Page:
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Statement to the Human Rights Council on Cambodia

Oral statement on restriction of freedom of expression

Over the years, Human Rights Watch has documented a tightening of space for civil society, freedom of speech, and peaceful political opposition; that trend has accelerated in recent months. The decision four days ago, on September 24, to sentence in absentia opposition leader Sam Rainsy to 10 years’ imprisonment was a new blow to freedom of expression and the rule of law in Cambodia.

The court sentenced Sam Rainsy, leader of the opposition since 1995, for disseminating a map that purports to show that Cambodia's border with Vietnam had been moved. The trial was closed to the public, though the verdict was read out by Judge Ke Sakhan, who said, ''The acts committed by the offender seriously affected the honor of the government."

 Since 2009, more than 10 critics of the government have been prosecuted for criminal defamation and disinformation based on complaints by government and military officials. Authorities continue to forcibly and often violently disperse peaceful demonstrations. Workers who organize or strike for better wages and working conditions are subject to harassment, physical attacks, threats of litigation, and unfair dismissal. Community activists protesting forced evictions and land confiscation face arrest and legal action, with more than 60 people imprisoned or awaiting trial for their involvement in land disputes.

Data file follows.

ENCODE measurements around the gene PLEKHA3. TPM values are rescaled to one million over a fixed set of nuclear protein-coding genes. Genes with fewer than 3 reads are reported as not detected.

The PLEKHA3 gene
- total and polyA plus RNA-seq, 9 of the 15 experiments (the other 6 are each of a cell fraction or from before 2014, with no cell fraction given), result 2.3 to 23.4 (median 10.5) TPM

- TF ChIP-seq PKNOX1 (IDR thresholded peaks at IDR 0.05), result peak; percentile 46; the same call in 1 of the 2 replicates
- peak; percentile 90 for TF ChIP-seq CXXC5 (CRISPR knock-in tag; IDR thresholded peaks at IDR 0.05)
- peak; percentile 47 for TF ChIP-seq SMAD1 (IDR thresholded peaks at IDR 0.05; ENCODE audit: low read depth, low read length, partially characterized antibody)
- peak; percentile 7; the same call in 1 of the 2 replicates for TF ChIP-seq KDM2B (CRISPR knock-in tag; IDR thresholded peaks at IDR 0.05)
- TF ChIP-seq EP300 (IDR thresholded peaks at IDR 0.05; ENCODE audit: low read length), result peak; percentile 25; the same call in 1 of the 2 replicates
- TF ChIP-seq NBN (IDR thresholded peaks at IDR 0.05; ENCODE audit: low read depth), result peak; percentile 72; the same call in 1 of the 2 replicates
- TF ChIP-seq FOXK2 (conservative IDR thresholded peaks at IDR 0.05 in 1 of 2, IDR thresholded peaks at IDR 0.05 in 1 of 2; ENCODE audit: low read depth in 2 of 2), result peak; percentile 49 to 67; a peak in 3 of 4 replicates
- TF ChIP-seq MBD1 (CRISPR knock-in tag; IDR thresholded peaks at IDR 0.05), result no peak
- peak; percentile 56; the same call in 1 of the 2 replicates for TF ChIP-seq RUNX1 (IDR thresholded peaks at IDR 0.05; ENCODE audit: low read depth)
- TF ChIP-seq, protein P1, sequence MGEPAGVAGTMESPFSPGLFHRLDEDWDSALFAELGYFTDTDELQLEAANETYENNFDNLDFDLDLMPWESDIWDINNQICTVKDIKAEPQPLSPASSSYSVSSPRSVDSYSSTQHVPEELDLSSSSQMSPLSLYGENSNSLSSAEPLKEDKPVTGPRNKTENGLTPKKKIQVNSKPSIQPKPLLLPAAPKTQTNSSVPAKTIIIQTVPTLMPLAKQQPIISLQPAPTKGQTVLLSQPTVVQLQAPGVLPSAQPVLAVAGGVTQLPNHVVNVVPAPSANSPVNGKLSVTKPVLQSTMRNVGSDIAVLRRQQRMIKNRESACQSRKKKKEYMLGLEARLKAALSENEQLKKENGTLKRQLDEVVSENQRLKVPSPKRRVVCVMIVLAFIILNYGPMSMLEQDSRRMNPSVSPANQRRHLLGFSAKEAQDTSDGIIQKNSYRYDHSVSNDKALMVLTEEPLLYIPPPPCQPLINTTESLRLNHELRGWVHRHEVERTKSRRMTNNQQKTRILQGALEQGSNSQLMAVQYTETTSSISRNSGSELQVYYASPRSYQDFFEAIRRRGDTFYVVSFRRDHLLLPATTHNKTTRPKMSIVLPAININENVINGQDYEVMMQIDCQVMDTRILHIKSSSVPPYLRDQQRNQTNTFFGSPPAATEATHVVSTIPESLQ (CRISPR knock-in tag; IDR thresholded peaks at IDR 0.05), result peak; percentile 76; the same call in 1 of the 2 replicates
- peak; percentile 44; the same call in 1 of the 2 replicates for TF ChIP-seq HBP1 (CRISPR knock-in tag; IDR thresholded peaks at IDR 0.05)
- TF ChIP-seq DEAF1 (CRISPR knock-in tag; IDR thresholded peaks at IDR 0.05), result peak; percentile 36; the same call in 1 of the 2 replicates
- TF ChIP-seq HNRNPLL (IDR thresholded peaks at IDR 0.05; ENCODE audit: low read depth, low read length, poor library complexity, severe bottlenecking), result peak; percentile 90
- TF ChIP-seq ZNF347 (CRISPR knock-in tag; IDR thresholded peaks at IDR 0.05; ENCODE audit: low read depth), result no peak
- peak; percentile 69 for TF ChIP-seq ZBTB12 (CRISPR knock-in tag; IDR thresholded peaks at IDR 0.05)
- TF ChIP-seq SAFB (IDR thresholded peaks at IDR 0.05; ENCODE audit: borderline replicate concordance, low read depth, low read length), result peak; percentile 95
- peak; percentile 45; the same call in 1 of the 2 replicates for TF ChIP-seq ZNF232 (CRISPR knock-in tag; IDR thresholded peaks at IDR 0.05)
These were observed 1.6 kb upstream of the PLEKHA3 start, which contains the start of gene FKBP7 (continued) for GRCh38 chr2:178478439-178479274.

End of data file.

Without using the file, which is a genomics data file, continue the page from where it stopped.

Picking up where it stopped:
We note that the Cambodian government has cooperated with the Special Rapporteur. However, we would like to highlight the need for the government to pay serious attention to the recommendations made by the Special Rapporteur and his predecessors, particularly regarding the need to respect freedom of expression, association and peaceful assembly, and to ensure accountability for human rights violations. We strongly support the Special Rapporteur's recommendation that public figures not use the courts to silence and intimidate critics and that defamation and disinformation to be completely decriminalized; Cambodia's constitutions and its obligations via the international human rights instruments also stipulate such standards.

We would like to ask the Special Rapporteur to explain the steps he considers necessary for establishing an independent judiciary in Cambodia and how Cambodia would benefit from such measures?

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